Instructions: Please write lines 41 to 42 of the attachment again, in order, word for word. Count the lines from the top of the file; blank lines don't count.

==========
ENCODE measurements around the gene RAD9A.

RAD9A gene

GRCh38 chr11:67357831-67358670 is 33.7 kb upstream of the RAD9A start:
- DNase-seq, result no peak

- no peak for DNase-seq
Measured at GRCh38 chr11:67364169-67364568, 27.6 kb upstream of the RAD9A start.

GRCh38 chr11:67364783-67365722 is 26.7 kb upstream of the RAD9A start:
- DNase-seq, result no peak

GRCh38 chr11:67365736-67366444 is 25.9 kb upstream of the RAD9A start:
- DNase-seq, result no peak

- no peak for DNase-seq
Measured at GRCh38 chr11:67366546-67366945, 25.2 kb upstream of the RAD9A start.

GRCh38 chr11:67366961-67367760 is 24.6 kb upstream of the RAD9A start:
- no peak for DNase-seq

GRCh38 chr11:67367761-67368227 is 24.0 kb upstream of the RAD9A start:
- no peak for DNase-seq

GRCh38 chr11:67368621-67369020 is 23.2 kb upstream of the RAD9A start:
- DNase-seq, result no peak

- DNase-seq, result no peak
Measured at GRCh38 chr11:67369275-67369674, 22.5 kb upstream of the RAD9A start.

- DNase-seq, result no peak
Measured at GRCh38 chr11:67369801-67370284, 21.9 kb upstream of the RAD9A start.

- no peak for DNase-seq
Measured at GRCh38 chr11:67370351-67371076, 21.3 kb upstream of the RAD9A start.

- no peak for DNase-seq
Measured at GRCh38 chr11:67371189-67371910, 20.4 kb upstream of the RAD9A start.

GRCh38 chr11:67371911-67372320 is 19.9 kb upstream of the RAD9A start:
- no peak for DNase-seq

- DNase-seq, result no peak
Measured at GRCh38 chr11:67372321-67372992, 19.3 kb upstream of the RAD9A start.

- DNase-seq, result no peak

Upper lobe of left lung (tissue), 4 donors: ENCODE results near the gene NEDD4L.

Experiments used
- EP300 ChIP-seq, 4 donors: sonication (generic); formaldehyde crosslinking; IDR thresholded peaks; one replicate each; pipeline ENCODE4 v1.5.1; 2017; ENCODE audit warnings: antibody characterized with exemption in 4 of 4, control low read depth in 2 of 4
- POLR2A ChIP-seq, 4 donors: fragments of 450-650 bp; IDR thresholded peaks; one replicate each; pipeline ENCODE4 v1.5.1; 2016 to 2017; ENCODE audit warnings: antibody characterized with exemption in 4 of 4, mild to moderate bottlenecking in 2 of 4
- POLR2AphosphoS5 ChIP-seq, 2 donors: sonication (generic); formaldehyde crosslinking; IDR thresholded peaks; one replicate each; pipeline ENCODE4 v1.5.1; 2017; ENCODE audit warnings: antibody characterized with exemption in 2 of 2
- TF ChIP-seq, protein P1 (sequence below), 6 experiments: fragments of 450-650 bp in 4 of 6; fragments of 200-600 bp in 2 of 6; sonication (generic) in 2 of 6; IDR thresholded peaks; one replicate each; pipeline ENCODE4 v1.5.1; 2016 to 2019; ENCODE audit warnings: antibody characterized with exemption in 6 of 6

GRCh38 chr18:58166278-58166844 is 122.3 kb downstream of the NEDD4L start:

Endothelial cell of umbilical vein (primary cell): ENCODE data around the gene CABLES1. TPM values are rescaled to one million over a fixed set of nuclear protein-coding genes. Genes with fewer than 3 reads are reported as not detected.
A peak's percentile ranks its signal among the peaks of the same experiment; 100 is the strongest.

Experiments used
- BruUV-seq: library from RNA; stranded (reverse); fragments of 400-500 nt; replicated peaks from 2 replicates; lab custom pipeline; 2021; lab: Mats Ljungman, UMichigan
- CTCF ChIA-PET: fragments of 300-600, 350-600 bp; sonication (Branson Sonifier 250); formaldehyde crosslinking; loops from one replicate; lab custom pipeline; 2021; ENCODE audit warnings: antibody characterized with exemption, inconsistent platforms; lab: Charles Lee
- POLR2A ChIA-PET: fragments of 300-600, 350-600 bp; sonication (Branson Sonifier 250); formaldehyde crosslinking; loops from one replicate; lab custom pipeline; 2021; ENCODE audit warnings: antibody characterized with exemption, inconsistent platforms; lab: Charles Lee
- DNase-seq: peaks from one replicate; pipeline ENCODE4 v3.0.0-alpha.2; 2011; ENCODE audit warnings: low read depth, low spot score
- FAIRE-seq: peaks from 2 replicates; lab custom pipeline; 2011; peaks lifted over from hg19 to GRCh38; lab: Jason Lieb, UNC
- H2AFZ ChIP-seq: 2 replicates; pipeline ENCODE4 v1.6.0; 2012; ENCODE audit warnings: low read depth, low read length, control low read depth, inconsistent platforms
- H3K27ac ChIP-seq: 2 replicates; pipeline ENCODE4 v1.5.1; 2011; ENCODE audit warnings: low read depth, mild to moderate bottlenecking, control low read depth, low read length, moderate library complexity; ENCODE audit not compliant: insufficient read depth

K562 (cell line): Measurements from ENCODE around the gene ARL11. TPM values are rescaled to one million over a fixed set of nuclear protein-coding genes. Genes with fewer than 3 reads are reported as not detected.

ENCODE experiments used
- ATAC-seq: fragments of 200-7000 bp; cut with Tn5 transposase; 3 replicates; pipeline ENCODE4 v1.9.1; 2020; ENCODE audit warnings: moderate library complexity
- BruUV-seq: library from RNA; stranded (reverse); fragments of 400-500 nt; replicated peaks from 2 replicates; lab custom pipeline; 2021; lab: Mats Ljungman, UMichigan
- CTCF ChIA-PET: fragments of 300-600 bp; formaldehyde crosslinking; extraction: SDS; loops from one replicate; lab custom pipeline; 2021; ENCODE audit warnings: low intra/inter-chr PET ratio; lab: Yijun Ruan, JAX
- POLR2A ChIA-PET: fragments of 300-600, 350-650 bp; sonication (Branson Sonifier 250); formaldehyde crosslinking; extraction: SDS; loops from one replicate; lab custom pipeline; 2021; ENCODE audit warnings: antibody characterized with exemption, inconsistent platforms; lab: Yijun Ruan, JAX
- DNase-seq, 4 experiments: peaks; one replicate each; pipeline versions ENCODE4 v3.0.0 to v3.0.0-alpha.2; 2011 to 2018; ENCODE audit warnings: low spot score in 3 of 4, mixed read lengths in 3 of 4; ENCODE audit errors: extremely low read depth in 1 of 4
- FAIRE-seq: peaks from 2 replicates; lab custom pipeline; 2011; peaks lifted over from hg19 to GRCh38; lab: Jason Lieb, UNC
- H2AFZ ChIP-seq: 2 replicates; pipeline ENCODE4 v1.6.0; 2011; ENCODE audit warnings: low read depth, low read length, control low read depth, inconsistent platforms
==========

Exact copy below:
Experiments used
- BruUV-seq: library from RNA; stranded (reverse); fragments of 400-500 nt; replicated peaks from 2 replicates; lab custom pipeline; 2021; lab: Mats Ljungman, UMichigan